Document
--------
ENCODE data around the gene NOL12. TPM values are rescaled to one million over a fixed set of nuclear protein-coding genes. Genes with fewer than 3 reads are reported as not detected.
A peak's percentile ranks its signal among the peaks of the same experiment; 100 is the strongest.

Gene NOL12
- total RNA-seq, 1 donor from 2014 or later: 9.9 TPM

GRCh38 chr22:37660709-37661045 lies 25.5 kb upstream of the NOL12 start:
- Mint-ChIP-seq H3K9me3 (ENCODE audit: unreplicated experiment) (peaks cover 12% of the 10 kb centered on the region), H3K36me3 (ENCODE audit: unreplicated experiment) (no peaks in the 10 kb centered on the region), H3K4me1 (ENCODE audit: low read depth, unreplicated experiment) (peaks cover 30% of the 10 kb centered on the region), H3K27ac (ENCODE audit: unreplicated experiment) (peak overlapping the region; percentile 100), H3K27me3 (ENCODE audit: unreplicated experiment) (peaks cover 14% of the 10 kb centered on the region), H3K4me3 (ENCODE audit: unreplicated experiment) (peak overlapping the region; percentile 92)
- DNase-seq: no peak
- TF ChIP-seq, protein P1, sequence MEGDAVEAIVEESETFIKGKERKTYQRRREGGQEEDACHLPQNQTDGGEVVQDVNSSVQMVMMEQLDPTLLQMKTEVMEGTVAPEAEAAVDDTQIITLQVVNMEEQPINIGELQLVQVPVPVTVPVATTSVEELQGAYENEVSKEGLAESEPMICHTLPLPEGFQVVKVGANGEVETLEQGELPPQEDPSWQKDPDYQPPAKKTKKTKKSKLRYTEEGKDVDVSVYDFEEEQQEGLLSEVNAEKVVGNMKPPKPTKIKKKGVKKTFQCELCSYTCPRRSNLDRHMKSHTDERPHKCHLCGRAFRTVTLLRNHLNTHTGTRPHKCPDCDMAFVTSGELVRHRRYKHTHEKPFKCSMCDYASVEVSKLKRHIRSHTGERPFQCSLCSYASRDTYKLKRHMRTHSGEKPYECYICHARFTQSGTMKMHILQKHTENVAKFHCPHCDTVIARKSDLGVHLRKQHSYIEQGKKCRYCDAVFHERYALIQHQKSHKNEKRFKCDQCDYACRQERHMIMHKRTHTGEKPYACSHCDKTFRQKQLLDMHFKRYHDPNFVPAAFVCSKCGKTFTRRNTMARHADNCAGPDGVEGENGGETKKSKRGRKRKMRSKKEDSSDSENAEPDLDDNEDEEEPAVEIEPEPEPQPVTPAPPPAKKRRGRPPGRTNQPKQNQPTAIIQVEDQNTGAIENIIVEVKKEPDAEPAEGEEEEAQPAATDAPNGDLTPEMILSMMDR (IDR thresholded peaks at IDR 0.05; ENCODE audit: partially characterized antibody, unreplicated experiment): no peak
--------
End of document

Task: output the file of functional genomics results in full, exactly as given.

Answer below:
ENCODE data around the gene NOL12. TPM values are rescaled to one million over a fixed set of nuclear protein-coding genes. Genes with fewer than 3 reads are reported as not detected.
A peak's percentile ranks its signal among the peaks of the same experiment; 100 is the strongest.

Gene NOL12
- total RNA-seq, 1 donor from 2014 or later: 9.9 TPM

GRCh38 chr22:37660709-37661045 lies 25.5 kb upstream of the NOL12 start:
- Mint-ChIP-seq H3K9me3 (ENCODE audit: unreplicated experiment) (peaks cover 12% of the 10 kb centered on the region), H3K36me3 (ENCODE audit: unreplicated experiment) (no peaks in the 10 kb centered on the region), H3K4me1 (ENCODE audit: low read depth, unreplicated experiment) (peaks cover 30% of the 10 kb centered on the region), H3K27ac (ENCODE audit: unreplicated experiment) (peak overlapping the region; percentile 100), H3K27me3 (ENCODE audit: unreplicated experiment) (peaks cover 14% of the 10 kb centered on the region), H3K4me3 (ENCODE audit: unreplicated experiment) (peak overlapping the region; percentile 92)
- DNase-seq: no peak
- TF ChIP-seq, protein P1, sequence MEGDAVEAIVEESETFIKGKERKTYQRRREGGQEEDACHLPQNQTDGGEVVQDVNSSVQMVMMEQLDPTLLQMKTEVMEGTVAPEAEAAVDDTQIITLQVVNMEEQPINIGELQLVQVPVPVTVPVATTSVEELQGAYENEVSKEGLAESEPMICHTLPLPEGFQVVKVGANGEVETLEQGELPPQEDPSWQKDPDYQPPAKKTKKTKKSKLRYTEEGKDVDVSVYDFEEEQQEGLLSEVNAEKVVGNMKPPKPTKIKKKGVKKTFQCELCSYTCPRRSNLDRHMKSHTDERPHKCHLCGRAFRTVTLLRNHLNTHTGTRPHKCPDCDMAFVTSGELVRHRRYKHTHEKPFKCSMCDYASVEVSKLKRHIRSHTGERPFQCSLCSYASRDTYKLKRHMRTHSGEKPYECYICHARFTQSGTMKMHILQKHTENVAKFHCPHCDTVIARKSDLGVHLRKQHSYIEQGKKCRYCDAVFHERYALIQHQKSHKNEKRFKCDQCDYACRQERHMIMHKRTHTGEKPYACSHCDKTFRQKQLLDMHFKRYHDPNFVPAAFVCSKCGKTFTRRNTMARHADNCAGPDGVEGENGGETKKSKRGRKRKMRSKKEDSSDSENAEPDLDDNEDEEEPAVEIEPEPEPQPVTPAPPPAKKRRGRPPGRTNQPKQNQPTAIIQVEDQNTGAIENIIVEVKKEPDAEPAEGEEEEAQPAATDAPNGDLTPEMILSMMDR (IDR thresholded peaks at IDR 0.05; ENCODE audit: partially characterized antibody, unreplicated experiment): no peak